Doctors do not know the causes of bile duct cancer for sure but suspect links with excessive alcohol consumption and hepatitis. Symptoms are hard to detect in its early stages but if they are spotted it significantly improves the chances of effective treatment. According to research carried out in the UK, if it is detected early enough and operated on patients stand a 25-50% chance of living another five years. If it is detected at a later stage the chances of surviving this disease fall to just 2%. It usually only strikes people over 65 years old, and there is no noticeable difference in risks between men and women.
Feeling itchy is something people hardly consider a cause for worry, but if you are over a certain age, this could be an early sign of bile duct cancer. Apparently, the blockage of the bile duct causes bile to build up in the blood and reach the skin to make it very itchy. Obviously, every older adult who suddenly starts to suffer from itchiness does not need to be terrified that they have this deadly disease. The probability is that there is a much more innocuous explanation for the way they are feeling. Because even the slightest risk is too much to take it is worth getting checked up to put the mind at rest.
A yellowish tint to the skin is another symptom doctors look for in their diagnosis. In addition to the skin jaundice also usually affects the whites of the eyes. Once again this is far from sole or even the most likely explanation of the jaundiced appearance of a senior – hepatitis is a much more probable diagnosis. The key point to absorb is not to automatically assume the most severe diagnosis but to bring the issue to the doctor's attention without delay. Years of life are literally at stake so always err on the side of caution and get checked up.
Everyone appreciates that persistent stomach pains and swelling indicate a health problem that needs to be investigated immediately. There is no way anyone can know for certain the exact cause based on visual appearance and patient experience alone. While doctors know this to be one of the symptoms of this disease there are many other, and perhaps more probable diagnoses. Once again the life-threatening nature of this disease makes it a wise move to get a checkup as soon as possible.
Most people find the idea of observing what comes out into the toilet bowl disgusting but where a person's well-being is at stake, this becomes an unpleasant necessity. Doctors note that pale stoles and dark colored urine are another telltale symptom of this terrifying illness. Nobody suggests they need to check this carefully after every visit to the bathroom but if they experience any of the other symptoms of the disease this checking makes sense.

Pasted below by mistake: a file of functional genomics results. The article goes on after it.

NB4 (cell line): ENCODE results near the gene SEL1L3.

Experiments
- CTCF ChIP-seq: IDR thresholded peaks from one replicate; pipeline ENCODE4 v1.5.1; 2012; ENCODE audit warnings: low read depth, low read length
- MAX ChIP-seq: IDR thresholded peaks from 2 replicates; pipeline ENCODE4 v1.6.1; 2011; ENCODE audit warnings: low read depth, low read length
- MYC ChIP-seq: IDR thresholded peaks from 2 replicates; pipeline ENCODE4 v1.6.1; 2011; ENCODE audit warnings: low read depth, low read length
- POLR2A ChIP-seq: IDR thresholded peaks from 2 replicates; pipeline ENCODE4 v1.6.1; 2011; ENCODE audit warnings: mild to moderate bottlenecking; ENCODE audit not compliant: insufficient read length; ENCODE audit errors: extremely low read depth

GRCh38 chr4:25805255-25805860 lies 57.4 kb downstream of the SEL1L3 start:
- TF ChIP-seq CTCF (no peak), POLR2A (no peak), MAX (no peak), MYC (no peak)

In a certain proportion of cases, patients with this disease experience nausea and they might vomit. Many other minor complaints also have this symptom. Consequently, the likelihood is that the nausea is the result of some minor issue that does not pose serious health risks. However, if it continues, it is a good idea to inform a doctor and let them decide if there are grounds for concern.
It is well known that as people get older, their appetites change but a loss of appetite is a cause for worry. Healthy people feel hungry at breakfast and lunch times, and they eat a reasonable amount. When someone is sick, they lose their desire to eat. As long as they remain well hydrated, the lack of solid foods for a certain time can be tolerated but if the poor appetite continues for a period, bring the matter to the attention of your doctor. Even the distant possibility of a connection with this killer disease is too great a risk to take.
A sudden decline in weight is another possible serious disease symptom that ought not to be ignored. Given today's preoccupation with losing weight some might be pleased to notice that their weight has gone down. If they have not begun a new diet or started going to a gym, they need to ask why this might have happened. In the absence of any plausible explanation, mention this weight decline to the doctor. Most probably it will turn out to have some innocuous cause, but this is a matter only a trained medical professional can determine.
The fact that this disease shares so many of its symptoms with other illnesses that do not pose any threat to life makes early detection that much harder. Fever of 38C (100.4F) is a classic example of a symptom that could result from many kinds of ailments. Doctors, first of all, try to discover if it is a symptom of one of the more common illnesses. If they eliminate all the usual fever causes, they might start to suspect that this fever could be a bile duct cancer symptom.
It is far from abnormal for older adults to suffer from chills and shivering. This is, of course, most likely to occur during the winter months and affect those who cannot afford to heat their homes properly. It is natural to assume that this is just a winter chill that will go away when the weather improves, or they can heat their homes properly. With all the usual explanations for chills well to the forefront, it is simple to understand why another symptom of this serious disease often gets missed. The patient might not take the trouble to go the doctor with a chill, and even if he goes, the doctor will be inclined towards one of the common diagnosis options.
These feelings are also sometimes experienced by patients, but it is much more probable they are connected with natural aging or stresses in life. Seniors don't have the same energy levels as they did in earlier years, so they are inclined to become fatigued more easily. All the same, they cannot be too cautious where even these remote serious health risks are concerned.
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